Can you believe we’re already in the heart of September? Happy fall. Happy football. Happy pumpkin spiced everything. Happy National Recovery Month, most importantly.

This month we’re celebrating recovery from opioid addiction. We’re also celebrating one of our New Season employees who recently had the term, “recovery discrimination,” published in the Urban Dictionary. Christopher Lopez, the community outreach counselor at the San Antonio Treatment Center, coined the term to describe negatively judging someone’s chosen form of addiction treatment.

In recognition of Lopez’s astuteness, we’re taking a deep dive into what we’ve sourced as the top addiction recovery terms. Here’s our list; what’s on yours?

Disease Concept: after several decades of scientific research, addiction is now viewed as a disease of the body and mind. The original AA Big Book had an introduction by Dr. William Duncan Silkworth who described the addiction to alcohol as an allergy. In this regard, the disease concept takes the role of weakness out of the picture. It allows people suffering from addiction to accept that they have a medical problem that must be addressed and that it is not just about being a bad person.

Recovery: what is implied by doing the steps and the program. If we take the path followed by those who came before us, then there is a good chance that a person will gain or regain his or her sense of self again, rebuild family ties or create new ones and learn to live in a manner that is healthy, life affirming and self productive. Profound healing can take place in the rooms. William White refers to it as “reaching back and reaching forward,” as it frees us from past behaviors with understanding the role it played in our present development, while reaching forward toward the future and the desire to continue to grow as a human being.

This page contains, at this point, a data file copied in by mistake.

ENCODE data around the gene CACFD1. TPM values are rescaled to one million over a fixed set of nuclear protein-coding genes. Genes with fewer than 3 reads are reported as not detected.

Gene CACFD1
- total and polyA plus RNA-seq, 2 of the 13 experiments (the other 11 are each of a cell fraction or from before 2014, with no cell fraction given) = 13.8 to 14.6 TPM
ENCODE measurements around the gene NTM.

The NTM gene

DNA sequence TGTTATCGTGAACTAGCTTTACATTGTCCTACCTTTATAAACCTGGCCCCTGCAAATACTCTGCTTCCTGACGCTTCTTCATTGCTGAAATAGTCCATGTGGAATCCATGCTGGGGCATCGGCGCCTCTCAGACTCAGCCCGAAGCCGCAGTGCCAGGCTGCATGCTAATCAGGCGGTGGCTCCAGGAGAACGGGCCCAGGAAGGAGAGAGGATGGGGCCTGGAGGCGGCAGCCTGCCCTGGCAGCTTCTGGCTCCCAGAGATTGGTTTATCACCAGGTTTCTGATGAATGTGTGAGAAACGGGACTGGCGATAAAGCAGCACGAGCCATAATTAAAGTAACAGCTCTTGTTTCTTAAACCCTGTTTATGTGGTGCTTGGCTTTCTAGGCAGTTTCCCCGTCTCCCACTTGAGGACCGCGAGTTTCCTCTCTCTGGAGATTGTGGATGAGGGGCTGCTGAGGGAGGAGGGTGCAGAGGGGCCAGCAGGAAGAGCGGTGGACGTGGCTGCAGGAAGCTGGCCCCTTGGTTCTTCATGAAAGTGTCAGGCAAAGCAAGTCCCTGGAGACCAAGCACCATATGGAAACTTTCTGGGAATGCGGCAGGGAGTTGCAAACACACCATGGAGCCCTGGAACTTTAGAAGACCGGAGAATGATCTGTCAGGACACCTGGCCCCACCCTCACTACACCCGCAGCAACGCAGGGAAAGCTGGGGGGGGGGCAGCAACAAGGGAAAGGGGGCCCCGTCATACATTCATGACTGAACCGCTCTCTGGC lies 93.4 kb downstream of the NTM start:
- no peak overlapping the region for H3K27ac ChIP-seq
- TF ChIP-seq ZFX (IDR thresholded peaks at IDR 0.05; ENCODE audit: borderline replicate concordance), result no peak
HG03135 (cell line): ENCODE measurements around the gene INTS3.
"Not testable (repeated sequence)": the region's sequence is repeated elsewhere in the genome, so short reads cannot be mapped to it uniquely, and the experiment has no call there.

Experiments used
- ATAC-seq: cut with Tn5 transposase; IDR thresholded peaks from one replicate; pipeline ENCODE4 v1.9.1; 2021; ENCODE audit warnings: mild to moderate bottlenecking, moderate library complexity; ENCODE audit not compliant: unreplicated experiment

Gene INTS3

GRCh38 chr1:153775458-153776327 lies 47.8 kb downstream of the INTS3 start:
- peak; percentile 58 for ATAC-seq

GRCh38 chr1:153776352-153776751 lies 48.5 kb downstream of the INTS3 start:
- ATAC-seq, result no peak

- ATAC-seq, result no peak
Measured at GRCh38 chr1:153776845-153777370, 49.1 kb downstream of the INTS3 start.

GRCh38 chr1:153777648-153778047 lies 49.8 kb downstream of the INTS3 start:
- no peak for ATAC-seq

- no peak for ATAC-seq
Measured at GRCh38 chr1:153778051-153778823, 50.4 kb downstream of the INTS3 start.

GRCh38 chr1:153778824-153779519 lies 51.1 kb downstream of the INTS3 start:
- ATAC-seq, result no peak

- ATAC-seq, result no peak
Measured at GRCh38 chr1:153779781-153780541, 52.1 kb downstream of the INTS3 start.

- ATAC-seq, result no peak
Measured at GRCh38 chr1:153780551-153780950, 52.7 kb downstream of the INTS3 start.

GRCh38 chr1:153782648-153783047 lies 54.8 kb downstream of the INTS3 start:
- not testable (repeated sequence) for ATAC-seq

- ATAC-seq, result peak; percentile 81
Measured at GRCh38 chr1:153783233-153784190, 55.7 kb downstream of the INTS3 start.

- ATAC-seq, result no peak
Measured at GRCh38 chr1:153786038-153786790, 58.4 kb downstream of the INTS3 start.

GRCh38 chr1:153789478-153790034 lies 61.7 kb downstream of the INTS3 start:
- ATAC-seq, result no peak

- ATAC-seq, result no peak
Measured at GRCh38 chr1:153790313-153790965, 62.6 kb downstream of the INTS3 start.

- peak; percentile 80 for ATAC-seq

Family recovery: the belief that addiction is a family disease. According to White’s studies, family recovery entails three dimensions: healing family members, that achieving recovery is dependent upon setting healthy boundaries, and developing healthy family systems (adult intimacy needs, parent-child and sibling relationships). Research demonstrates that individual recovery must take place before family recovery can occur.

Relapse: when one has detoxed from drugs, alcohol or other addictive substances and then returns to using again.

Medication-Assisted Treatment: Medication-Assisted Treatment (MAT), including opioid treatment programs (OTP), combines behavioral therapy and medications to treat substance use disorders.

Source: Substance Abuse and Mental Health Services Administration

Outpatient treatment: treatment costs less than residential or inpatient treatment and often is more suitable for people with jobs or extensive social supports. In many outpatient programs, group counseling can be a major component. Some outpatient programs are also designed to treat patients with medical or other mental health problems in addition to their drug disorders.

Source: National Institute on Drug Abuse

Recovery discrimination: when someone discriminates against another person in addiction recovery because that person’s recovery is not the same; i.e., “I am in a 12-step program and that is the only true recovery… Methadone is not recovery.”

Source: Urban Dictionary

National Institute on Drug Abuse (NIDA): an organization with the mission to advance science on the causes and consequences of drug use and addiction, and to apply that knowledge to improve individual and public health.

Source: National Institute on Drug Abuse

What are some terms that you think should be added to this list of key terms?